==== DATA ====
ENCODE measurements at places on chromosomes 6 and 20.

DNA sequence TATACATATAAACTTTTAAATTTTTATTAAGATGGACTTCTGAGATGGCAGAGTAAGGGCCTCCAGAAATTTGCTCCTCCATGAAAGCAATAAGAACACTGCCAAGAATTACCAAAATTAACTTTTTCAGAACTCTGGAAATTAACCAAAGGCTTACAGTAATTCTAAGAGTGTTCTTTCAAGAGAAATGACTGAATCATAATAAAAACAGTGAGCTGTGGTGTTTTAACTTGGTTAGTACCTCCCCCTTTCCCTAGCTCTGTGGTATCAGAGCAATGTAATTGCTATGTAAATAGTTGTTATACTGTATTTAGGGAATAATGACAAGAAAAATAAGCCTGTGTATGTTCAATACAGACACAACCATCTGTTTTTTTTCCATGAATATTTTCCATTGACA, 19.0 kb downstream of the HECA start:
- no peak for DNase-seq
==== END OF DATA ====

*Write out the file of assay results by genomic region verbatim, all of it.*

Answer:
ENCODE measurements at places on chromosomes 6 and 20.

DNA sequence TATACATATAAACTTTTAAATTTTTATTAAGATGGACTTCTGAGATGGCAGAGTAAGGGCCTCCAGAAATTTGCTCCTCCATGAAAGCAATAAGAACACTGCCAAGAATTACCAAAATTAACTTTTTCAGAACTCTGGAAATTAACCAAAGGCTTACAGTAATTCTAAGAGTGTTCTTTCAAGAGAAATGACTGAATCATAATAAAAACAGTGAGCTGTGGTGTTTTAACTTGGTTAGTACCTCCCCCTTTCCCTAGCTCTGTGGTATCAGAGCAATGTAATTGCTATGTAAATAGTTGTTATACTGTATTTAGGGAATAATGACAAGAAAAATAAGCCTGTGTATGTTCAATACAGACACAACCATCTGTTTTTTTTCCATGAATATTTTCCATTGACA, 19.0 kb downstream of the HECA start:
- no peak for DNase-seq